How can you keep from getting the flu? The answer from the CDC has long been “get your flu shot.” When people ask about side effects they are told reactions are rare and mild, disappearing within a day or two.
Starting last year, however, we began receiving complaints from readers who experienced long-lasting severe arm pain after getting their annual influenza vaccine. One nurse sent this message:
“I am an RN who, for many years, have been pooh-poohing the notion that the flu shot can cause flu-like symptoms. The literature tells us that’s not true, right? We even had posters around the hospital stating that was a flu shot myth.
“I was embarrassed and horrified this season that I actually did have those symptoms for about 24 hours, starting the morning after the injection. But I’m writing this to join the ranks of those who have had lasting side effects.
“Since having the vaccination several months ago in my left arm, I have had chronic muscle aching mid-deltoid, moderate weakness and reduced range of motion of my upper arm unlike anything I have ever experienced before. The dull ache became an excruciating pain whenever I took my blood pressure in that arm. I would wince audibly in pain when the automatic cuff reached a certain level of pressure, so I began using my right arm to check my BP.
“The pain still occurs when I periodically test my left arm. Now, having read other complaints on your website, I know that it’s not all in my head. I will make an appointment to see my physician, whose assistant administered my injection.”
Readers Report Pain and Disability Linked to Flu Shot
If we had only received a few reports of pain and disability associated with the influenza vaccine we would not be concerned. After all, some people are allergic to flu shots and react badly. Fortunately, that is a relatively small number of individuals.
We have received hundreds of reports of long-lasting shoulder or arm pain following flu vaccination. We suspect that it may be partially related to the higher dose or the four flu strains being recommended for older people. Here is one such story:
“I try to do my part to stay healthy, so I obediently took the super flu shot for seniors. It is now six weeks later and I am still not sleeping due to the pain in my upper arm and elbow.
“Also, I obediently allowed my local pharmacist to administer the shot. Now my primary doctor refuses to treat my problem because his office did not give me the shot. The drug store has contacted their insurance company to open a file on me. When I tried using a liniment it made the pain worse and kept me awake that night. I don’t know what I can do.”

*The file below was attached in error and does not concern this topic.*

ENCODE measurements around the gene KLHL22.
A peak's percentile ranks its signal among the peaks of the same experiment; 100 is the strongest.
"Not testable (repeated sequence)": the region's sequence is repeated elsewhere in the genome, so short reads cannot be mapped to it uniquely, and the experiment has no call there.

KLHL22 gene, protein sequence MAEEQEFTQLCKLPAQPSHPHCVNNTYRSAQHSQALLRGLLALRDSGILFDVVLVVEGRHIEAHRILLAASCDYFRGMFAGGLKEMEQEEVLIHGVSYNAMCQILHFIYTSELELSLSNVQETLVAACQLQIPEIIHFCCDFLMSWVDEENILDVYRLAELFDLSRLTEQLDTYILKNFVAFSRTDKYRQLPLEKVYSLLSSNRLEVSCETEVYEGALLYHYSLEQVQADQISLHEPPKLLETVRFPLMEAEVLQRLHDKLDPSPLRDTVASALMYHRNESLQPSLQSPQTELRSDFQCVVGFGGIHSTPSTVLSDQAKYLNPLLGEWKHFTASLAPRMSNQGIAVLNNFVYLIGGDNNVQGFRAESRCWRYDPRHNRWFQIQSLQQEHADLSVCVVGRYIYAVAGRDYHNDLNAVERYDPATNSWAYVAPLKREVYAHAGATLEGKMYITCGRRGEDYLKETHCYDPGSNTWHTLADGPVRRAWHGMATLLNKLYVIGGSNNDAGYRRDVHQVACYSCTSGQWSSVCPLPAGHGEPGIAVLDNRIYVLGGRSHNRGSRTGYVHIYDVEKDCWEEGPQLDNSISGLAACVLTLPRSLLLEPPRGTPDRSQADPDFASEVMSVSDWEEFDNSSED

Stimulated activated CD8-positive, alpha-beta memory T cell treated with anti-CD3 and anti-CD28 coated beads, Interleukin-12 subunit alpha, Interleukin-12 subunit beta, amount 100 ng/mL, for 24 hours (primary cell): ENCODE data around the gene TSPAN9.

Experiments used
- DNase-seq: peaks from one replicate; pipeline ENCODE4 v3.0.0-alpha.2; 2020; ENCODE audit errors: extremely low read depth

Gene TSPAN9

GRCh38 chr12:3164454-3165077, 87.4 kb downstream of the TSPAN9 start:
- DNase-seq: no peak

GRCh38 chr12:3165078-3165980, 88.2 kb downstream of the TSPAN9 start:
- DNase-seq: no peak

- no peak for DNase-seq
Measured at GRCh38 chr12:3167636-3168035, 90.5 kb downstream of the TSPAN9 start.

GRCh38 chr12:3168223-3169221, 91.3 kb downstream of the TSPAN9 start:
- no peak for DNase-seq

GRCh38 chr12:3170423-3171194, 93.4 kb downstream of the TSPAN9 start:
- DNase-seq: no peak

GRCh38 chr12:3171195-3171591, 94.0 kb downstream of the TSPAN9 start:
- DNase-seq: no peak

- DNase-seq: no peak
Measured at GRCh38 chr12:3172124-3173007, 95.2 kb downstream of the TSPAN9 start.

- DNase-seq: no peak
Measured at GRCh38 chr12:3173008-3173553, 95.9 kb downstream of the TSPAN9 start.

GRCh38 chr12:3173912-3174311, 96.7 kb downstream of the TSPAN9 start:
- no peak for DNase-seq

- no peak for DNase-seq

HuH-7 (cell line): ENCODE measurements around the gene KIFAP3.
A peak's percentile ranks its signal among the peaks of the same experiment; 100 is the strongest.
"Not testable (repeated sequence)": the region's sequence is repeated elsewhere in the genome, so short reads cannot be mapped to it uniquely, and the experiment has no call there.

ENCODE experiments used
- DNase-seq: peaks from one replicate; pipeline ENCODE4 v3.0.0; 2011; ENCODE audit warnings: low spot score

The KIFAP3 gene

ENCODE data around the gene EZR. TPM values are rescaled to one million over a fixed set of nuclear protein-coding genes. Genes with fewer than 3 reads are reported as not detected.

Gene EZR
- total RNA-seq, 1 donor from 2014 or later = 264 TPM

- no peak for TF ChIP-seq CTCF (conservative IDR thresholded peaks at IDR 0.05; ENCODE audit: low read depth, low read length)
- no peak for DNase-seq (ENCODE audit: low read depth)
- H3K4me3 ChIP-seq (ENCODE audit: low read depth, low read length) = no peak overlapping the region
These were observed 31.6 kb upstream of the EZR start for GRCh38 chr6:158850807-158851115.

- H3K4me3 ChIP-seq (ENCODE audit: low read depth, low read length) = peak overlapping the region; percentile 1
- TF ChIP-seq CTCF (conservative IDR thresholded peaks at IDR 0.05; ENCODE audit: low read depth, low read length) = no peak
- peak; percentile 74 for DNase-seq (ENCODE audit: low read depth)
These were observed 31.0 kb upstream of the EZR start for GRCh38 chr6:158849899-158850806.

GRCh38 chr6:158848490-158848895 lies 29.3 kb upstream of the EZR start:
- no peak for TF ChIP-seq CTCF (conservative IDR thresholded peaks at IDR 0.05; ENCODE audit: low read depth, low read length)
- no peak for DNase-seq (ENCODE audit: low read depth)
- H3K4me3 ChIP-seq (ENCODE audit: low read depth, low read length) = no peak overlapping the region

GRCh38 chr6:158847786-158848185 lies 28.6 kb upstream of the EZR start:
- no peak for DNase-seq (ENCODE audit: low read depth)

Here are just a few other messages:
Kathy in Utah reported:
“I got my flu shot on November 17, 2015. My arm is in constant pain. I thought the pain would go away in a couple of days but it hasn’t. I can move my arm but I have to be very careful with it. I feel like I have lost all strength in that arm. It hurts to take my blouse off. I am constantly rubbing my arm. If I lose my balance and go to catch myself it shoots the worst pain down my arm clear to my finger tips.”
Laurie in Oakland, CA became very concerned:
“I’ve been really worried that I had bone cancer or something. I got pain that never left after my flu shot in October, 2015. My arm still hurts and when I take off a sweater it really hurts. I finally decided to check to see if anyone else had an adverse reaction to the flu shot. Frankly, I’m glad to know that I was right; it was because of the flu shot and it’s not something way more more serious like cancer. That said, this is a major drag.”
Pat shares this tale of woe:
On December 4, 2015 I got a flu shot. I never had problems before. The nurse put the shot high in the shoulder. The shot itself didn’t hurt but within 2 hours my arm began throbbing. The pain has steadily increased involving the shoulder, upper arm, scapula, and upper back.
“I’ve tried laser therapy, a round of anti-inflammatory medicine, and I am getting ready to start physical therapy. The pain has been horrible; I can’t sleep in any position without waking up. I can’t raise left arm without pain; I can barely pick up my purse. I am very active and this is driving me crazy because I can’t do any activity without pain. I am trying to maintain my range of motion, but it is very painful and hard. I want to know how long this is going to continue and if it’s ever going away.”
What the CDC says:
The Centers for Disease Control and Prevention (CDC) mentions some “minor” short-lasting side effects such as soreness, redness or swelling where the shot was given, low-grade fever and aches. Judging from reports at PeoplesPharmacy.com many people have had longer-lasting, more severe reactions in the past couple of years. Even health professionals have experienced severe disability from the flu shot. Here is a nurse’s story.
We encourage anyone who has experienced a serious problem with the flu shot to report it to the Vaccine Adverse Event Reporting System (VAERS). The CDC and the FDA maintain it jointly. Find it online at vaers.hhs.gov. Fax a completed form to (877) 721-0366 or mail the form to VAERS, P.O. Box 1100, Rockville, MD 20849-1100.
There is also a program to compensate people who have been injured by vaccinations. The VICP (National Vaccine Injury Compensation Program) can be reached by phone (800-338-2382) or online: http://www.hrsa.gov/vaccinecompensation/index.html